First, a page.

How Have Ransomware Attacks Evolved?
Ransomware began in 1989, when attendees of an international AIDS conference received “AIDS Information” floppy disks laden with a trojan virus. After 90 system reboots on an infected system, the trojan would hide all directories, encrypt all files on the infected hard drive, and display a note from "PC Cyborg Corporation" requesting a $189 payment to an address in Panama to restore access.
The next wave of ransomware-style cyberattacks came in the early 1990s with “scareware,” so called for its use of fear-based social engineering techniques. Infected computers would display an error message, followed by an offer to buy and download software to fix the issue. Of course, the software was more malware, often designed to steal data.
The rise of file sharing popularized a category of ransomware called police lockers, screen lockers, or simply lockers. Often hidden on sites hosting peer-to-peer downloads or adult content, lockers would display a message explaining that the system had been locked (frequently citing a law enforcement or government agency such as the FBI, suspected illegal activity, etc.) until the user paid a fine. Many lockers simply restricted mouse movement, and a system restart could restore normal functions, but fear led many victims to pay.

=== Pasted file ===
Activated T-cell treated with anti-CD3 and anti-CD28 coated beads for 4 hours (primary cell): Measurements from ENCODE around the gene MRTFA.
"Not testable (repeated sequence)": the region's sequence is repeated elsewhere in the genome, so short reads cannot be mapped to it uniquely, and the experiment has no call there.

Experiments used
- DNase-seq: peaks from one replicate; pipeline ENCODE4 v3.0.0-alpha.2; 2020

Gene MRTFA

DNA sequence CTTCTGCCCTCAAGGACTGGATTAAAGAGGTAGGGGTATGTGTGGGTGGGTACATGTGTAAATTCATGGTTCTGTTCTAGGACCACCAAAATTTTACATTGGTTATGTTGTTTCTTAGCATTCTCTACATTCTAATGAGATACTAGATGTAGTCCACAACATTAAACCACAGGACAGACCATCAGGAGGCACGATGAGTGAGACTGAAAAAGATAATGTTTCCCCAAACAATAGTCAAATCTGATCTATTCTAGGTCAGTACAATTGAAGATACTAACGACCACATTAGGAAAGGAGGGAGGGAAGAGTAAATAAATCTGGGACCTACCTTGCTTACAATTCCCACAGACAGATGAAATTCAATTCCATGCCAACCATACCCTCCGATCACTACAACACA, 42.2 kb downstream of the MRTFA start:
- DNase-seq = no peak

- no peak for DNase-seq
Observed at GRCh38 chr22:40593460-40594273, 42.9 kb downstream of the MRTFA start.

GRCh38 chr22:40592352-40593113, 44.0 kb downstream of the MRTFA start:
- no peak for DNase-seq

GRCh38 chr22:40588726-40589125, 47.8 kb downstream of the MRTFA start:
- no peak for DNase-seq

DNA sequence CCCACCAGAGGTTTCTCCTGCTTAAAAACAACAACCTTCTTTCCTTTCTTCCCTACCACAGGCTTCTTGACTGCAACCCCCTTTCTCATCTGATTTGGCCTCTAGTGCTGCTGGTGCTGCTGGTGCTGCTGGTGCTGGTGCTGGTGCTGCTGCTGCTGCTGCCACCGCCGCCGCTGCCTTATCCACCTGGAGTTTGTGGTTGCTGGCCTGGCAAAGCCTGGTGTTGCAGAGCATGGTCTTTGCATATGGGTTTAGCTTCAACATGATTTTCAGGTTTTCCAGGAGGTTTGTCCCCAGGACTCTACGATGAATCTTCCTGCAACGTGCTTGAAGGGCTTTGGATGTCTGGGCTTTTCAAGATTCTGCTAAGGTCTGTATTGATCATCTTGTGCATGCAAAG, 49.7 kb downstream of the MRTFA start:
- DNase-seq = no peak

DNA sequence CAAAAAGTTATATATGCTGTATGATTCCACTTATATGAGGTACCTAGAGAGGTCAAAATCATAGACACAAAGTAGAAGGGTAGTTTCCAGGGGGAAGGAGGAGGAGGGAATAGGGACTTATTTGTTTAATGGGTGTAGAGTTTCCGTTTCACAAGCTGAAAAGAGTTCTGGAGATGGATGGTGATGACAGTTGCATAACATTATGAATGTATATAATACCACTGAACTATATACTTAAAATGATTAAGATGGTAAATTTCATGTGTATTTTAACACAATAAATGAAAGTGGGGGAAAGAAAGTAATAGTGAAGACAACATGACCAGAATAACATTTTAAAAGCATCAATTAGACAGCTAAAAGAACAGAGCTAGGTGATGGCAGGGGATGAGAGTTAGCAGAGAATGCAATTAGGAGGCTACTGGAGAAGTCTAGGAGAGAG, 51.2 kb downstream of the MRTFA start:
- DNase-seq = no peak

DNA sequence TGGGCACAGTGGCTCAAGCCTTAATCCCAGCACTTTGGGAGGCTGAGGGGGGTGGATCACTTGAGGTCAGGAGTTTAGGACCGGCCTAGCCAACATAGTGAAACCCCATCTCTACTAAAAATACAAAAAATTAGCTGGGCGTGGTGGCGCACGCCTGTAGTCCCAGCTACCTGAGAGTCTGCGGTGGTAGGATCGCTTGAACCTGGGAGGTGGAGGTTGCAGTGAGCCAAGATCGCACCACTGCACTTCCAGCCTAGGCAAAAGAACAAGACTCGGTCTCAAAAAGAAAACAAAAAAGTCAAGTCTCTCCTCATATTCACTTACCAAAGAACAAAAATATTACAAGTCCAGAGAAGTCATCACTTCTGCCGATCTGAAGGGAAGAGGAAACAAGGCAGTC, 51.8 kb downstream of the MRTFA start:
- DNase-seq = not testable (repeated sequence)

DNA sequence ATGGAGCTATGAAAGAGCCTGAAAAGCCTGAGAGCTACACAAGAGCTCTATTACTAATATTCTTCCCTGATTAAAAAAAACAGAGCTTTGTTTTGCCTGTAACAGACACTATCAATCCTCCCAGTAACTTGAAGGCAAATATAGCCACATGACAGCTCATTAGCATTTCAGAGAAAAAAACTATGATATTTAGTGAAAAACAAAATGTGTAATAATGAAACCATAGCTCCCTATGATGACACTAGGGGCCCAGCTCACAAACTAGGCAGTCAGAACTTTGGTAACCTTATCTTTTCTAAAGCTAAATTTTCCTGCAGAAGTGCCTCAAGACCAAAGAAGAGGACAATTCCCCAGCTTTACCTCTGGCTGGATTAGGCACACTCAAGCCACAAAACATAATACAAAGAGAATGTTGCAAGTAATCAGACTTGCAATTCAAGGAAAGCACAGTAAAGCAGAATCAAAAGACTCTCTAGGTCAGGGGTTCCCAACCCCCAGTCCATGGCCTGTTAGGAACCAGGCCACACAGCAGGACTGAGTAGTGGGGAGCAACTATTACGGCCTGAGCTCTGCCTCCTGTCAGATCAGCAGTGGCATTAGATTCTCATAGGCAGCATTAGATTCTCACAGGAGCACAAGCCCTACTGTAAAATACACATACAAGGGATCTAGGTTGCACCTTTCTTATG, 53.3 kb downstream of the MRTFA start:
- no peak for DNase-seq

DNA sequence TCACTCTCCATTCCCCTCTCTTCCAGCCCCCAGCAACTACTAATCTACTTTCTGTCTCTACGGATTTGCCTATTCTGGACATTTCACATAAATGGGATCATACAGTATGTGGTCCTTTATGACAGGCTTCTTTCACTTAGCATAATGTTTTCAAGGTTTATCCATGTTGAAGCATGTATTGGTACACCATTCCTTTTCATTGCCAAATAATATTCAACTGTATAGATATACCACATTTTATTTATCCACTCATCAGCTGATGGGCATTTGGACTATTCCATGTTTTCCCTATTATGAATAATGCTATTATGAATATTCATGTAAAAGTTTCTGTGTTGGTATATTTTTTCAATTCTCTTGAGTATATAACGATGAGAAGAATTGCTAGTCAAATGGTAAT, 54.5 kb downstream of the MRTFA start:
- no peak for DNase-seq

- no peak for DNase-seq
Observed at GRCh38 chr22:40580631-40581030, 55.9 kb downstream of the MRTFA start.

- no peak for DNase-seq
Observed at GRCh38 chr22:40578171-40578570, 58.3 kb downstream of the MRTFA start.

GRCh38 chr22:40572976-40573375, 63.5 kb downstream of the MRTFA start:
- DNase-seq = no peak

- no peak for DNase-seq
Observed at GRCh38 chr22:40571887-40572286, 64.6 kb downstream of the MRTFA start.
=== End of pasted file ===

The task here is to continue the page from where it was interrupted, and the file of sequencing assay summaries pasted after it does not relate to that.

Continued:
The Link Between Ransomware and Cryptocurrency
Early on, ransom demands typically peaked at a few hundred dollars from individual users. Moreover, ransom payments were usually made with ordinary payment cards, making the transactions far easier to track and the threat actors easier to catch.
Today, innovations in cybercrime and crypto technology have helped ransomware explode in popularity. In particular, bitcoin and other cryptocurrency—digital currency based on anonymity and encryption—have enabled bad actors to cover their tracks by making transactions nearly untraceable.
Ransomware as a Service (RaaS)
A byproduct of that heightened popularity and success, RaaS tools are often subscription-based and inexpensive, just like legal SaaS offerings. Many are readily available on the dark web, and they enable even people without programming skills to launch a cyberattack and earn a portion of its gains.
Double Extortion Ransomware
Eventually, better data backup and decryption technology began to move the needle in victims’ favor. In response, in 2019, a criminal group called TA2102 perpetrated the first high-profile double extortion ransomware attack, both encrypting and exfiltrating the victim’s data before threatening to leak it unless paid US$2.3 million in bitcoin. This way, even if the victim had managed to restore their data, they would still suffer a severe data breach unless they paid.
In 2022 and 2023, an insidious trend emerged that redefined ransomware at its core. Both an evolution and a sort of regression, encryption-less ransomware attacks don’t encrypt victims’ files. Instead, attackers focused only on exfiltrating sensitive data as leverage for extortion.
Victims of these attacks tend to be in industries that handle highly sensitive PII, such as the legal and healthcare sectors. Because their key concern is preventing leaks of their sensitive data, many will pay the ransom regardless of encryption. Because the data isn’t encrypted, it’s quicker and easier to recover, often translating to faster ransom payouts.